19 SES 01, Doing Ethnography, Interactions and Reflexivity
This paper draws on a three year long single-site ethnographic study carried out in a multilingual setting, in which nine children were followed in and out of school 2010-2012 (Schmidt, 2013). The participating children were nine, ten and eleven years old during the study, and the project was part of my PhD. In this paper I revisit the same study with the aim to reflect on methodological and ethical aspects in relation to aspects of self-reflexivity and representation
The central foci of the study were the nine participant children’s experiences of texts, how they used texts and in what contexts, and what this use means for their learning of literacy as well as of their identity making trough texts. Apart from the ethnographic approach of the study, the theoretical perspectives drew on New Literacy Studies (e.g. Heath, 1983) and Critical Literacy (e.g. Janks, 2010; Luke & Freebody, 1997). The fieldwork included participant observations, group and individual interviews, surveys and photographs. During the course of grade four and five, four home visits of each one of the nine children were made, including semi-structured individual interviews. School visits were carried out on a more regular basis. In total, three surveys were carried out among the nine children and their peers considering various aspects of text use.
The ethnographic fieldwork can be described as an inductive knowledge trajectory for me as a researcher (see Blommaert & Dong, 2010, p.12-13), where I listened to the nine children’s demonstrations of how to use, for example, various online texts as well as their thoughts about books that they read, in and out of school. Through this, and by talking to them about their text use, ethnographies were created in closely followed situations over time, where the participants respectively talk were interpreted and translated into transcriptions, field notes and photos. I agree with Network 19 (2016) that ethnography as a methodology can reveal “a durable and interesting capacity to represent knowledge and to mediate the knowledge produced by different intersubjectivities”. At the same time, ethnography can be challenging and sometimes very difficult to conduct. There is, for example, an obvious risk of loosing sight, and stringency, because of all impressions, relations, and the often overwhelmingly amount of created empirics. In my own study the results were presented in three parts:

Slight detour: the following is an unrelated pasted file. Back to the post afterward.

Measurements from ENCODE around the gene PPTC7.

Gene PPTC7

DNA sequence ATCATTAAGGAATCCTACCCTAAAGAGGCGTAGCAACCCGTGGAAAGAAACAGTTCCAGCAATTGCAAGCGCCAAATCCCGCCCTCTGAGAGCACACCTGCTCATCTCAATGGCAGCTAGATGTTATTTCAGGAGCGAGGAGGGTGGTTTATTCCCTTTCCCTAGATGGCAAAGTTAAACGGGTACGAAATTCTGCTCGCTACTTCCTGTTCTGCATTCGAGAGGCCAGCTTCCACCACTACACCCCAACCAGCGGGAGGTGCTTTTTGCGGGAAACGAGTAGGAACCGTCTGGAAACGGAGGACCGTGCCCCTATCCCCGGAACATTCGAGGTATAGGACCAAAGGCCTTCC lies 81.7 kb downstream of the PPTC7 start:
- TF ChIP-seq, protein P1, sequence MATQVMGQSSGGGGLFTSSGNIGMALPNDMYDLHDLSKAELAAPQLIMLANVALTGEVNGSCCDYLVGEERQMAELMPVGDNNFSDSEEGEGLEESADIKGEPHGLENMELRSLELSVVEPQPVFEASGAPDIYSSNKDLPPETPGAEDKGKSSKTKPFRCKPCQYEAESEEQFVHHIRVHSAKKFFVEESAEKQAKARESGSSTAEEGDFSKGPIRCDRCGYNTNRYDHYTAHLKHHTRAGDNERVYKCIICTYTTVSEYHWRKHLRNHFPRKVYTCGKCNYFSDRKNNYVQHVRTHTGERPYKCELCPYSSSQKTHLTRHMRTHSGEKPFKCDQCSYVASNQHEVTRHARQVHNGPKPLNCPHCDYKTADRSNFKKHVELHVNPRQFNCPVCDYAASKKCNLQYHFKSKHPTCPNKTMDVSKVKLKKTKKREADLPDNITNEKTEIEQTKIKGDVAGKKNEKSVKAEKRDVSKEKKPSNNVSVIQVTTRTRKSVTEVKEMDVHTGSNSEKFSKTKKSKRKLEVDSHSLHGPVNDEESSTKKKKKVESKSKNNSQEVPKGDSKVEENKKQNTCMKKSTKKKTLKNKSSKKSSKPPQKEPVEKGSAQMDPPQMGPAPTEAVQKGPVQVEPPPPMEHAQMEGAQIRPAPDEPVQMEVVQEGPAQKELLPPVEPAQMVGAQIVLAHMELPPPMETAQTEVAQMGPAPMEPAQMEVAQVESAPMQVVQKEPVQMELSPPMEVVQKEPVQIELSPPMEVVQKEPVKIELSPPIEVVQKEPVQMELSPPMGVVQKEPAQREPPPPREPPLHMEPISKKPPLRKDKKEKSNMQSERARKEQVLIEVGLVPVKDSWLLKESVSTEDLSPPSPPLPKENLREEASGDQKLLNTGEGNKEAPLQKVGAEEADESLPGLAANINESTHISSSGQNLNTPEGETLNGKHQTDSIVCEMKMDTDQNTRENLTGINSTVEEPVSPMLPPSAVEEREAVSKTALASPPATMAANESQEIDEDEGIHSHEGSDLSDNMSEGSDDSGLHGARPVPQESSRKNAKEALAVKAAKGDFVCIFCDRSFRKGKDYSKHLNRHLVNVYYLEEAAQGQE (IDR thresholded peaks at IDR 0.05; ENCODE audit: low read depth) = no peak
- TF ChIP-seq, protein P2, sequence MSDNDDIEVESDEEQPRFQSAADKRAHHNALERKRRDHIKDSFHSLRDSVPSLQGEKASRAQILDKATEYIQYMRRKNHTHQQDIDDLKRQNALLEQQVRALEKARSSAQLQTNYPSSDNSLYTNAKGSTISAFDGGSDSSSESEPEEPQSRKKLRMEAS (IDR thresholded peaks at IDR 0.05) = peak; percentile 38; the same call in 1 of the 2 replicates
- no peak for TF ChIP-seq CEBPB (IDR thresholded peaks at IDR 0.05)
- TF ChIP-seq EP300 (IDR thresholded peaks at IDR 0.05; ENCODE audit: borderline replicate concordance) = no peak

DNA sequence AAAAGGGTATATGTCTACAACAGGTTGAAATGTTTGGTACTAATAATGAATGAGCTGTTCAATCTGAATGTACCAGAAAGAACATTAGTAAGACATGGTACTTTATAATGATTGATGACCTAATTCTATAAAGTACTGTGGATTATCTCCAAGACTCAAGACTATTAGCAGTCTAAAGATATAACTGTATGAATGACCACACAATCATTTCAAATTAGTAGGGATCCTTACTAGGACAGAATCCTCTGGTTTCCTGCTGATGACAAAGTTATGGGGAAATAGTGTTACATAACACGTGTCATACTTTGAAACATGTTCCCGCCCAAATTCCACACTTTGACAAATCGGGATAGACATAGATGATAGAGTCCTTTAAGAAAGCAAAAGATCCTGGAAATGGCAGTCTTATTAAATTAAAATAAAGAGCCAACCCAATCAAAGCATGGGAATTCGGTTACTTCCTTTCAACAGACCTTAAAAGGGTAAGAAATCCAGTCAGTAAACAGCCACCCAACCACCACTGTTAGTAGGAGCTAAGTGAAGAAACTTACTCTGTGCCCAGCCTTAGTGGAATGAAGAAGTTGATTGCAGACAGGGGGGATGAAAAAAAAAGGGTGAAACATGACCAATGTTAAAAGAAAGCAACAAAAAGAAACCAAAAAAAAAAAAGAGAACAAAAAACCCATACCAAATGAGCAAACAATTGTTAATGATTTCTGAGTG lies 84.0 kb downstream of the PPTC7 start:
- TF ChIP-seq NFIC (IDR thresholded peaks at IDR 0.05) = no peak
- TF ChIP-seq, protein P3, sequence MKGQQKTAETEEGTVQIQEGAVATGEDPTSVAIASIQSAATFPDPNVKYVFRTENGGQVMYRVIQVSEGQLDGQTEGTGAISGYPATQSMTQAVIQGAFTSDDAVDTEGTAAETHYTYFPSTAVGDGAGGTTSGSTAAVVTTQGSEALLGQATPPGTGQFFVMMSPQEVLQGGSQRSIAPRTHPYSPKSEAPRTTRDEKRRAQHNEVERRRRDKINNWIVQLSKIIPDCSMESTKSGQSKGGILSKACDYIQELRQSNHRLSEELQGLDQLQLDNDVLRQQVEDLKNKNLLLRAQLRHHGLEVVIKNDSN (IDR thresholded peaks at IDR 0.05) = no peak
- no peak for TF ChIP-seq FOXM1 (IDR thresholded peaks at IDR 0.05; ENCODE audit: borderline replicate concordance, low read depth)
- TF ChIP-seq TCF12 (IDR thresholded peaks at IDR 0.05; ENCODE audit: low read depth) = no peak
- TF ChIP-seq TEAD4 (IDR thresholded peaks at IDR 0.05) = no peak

- A descriptive review of the local contexts, inside and outside school
- Nine narratives from the participant children
- A concluding analysis
In the concluding analysis, the local results served as a background. The local context was related to macro perspectives of institutional and national aspects, and then back to the nine children’s perspectives. The four resources model (Luke & Freebody, 1997) was used as an analytical tool to make the repertoires at hand and their registers visible, and to address how they were orchestrated. The borders that emerged were then analysed with the purpose to highlight conditions and possibilities for children’s meaning- and identity making through texts.
In order to reflect methodologically and ethically on this study I will make use of the concepts of self-reflexivity and representation, which I will relate to sequences from both the descriptive and concluding results. I ask the following tentative questions to spark of a retrospective analysis:
- What patterns in the results emerge in relation to self-reflexivity and representation?
- What does it mean to capture various perspectives and voices among young children, how can it be done and what do I today believe that I could have done differently and why?
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